Please pardon my indulging in a discourse, some might say a rant, on the precision of language. Or, rather, the presumptions we make in regard to verbal concepts we use every day. And the potential light that closer examination may shed upon your Zen perspective.
It occurs to me that language itself holds clues to Buddhist truths, especially those usages that go largely unexamined, standing as cultural memes, customs, or precepts, so to speak. That we speak of such inherited notions as a "manner of speaking," as does Buddha, in explaining his teaching, betrays the fact that we intuitively regard attempts to reduce reality to words as inherently futile, if not entirely fatuous.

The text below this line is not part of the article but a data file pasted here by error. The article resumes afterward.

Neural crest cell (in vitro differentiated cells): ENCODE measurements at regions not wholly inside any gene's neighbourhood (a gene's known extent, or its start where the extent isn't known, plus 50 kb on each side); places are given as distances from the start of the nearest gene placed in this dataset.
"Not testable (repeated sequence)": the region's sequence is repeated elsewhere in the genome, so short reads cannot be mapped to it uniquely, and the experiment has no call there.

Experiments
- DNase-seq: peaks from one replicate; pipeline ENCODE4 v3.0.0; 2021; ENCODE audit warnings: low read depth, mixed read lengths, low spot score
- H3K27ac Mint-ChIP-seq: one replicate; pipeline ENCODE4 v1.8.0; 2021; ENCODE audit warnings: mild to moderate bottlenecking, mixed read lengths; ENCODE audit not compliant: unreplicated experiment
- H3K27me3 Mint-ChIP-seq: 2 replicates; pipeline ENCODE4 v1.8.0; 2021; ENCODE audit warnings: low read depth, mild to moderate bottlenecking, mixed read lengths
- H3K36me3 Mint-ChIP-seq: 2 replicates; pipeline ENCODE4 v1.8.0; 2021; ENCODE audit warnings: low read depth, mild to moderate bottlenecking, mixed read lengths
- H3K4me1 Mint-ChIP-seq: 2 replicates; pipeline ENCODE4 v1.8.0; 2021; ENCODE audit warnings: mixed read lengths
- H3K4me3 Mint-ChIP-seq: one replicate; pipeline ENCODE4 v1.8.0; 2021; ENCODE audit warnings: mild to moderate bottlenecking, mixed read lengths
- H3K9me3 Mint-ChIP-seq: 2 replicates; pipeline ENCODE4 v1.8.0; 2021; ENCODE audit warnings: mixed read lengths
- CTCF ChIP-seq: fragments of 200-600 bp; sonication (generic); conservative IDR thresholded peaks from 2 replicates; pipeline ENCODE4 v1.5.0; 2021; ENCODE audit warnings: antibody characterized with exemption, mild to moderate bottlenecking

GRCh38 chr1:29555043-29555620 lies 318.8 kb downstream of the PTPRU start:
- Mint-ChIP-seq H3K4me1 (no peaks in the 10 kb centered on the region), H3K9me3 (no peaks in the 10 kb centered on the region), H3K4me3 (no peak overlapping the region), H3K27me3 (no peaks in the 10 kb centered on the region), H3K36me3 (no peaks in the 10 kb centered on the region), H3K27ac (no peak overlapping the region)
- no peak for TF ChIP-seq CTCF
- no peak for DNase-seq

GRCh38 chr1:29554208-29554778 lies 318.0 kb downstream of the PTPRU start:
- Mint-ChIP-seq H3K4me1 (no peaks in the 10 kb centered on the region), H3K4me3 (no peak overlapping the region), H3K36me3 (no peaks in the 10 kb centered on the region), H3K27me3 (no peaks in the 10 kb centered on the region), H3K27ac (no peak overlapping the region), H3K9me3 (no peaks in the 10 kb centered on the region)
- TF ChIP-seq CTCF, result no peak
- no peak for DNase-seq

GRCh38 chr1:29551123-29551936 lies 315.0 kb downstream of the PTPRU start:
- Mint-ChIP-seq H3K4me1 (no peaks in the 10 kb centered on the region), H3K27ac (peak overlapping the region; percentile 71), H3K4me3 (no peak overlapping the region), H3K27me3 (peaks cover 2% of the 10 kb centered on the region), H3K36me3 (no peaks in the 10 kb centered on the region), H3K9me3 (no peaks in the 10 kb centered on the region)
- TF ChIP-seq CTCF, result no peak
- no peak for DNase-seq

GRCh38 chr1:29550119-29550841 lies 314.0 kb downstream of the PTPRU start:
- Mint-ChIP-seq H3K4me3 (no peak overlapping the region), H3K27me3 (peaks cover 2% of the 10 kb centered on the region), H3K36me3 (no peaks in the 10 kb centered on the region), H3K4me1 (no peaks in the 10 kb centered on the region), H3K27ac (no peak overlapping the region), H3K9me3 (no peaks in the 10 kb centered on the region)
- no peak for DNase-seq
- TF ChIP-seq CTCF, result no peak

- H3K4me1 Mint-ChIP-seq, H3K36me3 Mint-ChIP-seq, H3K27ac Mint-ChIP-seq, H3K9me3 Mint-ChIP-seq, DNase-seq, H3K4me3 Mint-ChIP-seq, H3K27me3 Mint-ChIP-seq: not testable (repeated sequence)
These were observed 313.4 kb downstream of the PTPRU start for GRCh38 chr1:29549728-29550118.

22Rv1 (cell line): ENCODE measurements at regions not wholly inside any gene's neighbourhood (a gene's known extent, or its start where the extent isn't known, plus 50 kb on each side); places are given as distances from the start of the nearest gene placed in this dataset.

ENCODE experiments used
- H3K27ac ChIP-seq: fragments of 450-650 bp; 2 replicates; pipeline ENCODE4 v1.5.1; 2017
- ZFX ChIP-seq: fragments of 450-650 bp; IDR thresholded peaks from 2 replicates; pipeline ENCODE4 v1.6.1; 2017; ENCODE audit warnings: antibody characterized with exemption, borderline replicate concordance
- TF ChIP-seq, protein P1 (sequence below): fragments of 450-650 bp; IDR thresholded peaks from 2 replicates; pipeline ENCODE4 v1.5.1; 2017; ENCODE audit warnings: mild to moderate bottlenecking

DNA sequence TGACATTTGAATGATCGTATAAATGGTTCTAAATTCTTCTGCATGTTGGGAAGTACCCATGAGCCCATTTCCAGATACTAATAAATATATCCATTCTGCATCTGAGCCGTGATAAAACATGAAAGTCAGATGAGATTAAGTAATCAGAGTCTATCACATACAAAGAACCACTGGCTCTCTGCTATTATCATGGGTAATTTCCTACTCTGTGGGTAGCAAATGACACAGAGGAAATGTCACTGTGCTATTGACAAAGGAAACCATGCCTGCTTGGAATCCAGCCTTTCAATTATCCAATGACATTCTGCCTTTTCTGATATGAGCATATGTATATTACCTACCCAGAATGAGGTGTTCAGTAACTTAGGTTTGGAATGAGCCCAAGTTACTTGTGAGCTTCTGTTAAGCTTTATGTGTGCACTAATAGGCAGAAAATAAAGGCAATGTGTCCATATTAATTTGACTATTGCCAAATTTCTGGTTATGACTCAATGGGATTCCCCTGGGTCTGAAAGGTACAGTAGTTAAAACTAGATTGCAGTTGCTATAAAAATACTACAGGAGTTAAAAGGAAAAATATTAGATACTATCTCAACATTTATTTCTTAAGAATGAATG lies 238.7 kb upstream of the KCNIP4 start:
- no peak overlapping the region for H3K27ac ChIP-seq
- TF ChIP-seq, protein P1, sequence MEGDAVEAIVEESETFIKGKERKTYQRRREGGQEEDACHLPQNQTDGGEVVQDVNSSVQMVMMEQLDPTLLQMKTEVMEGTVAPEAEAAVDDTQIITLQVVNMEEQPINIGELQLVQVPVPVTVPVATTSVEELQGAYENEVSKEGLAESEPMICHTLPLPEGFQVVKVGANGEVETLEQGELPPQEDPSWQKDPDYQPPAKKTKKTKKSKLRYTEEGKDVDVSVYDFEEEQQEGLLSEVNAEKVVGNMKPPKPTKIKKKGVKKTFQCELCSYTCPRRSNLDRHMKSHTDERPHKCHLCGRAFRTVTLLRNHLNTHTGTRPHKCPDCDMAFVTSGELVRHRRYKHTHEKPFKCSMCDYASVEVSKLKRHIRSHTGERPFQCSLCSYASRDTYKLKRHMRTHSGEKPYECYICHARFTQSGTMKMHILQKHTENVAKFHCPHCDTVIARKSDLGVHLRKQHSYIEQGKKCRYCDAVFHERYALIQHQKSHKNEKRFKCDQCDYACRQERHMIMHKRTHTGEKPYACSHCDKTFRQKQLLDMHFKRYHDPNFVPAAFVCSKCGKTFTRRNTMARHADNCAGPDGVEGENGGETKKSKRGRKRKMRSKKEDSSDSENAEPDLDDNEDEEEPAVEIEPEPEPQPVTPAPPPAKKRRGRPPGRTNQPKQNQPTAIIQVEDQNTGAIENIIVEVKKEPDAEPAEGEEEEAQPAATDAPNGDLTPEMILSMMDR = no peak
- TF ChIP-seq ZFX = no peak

This intuition—not to dignify it as insight—has come to me often, most recently while "making the bed," specifically a single sized guest bed, originally our granddaughter's. The cover sheet is a flower print, matching the rest of the bedding set, one side being the "front," the other side being, well, the "back." When spreading it over the fitted sheet, ordinarily one would make sure that the front side (with the best rendering of the print) would face down, so that when one turns back the cover to welcome a guest, or oneself, into the warm embrace of the bed sheets, the "good" side would be revealed.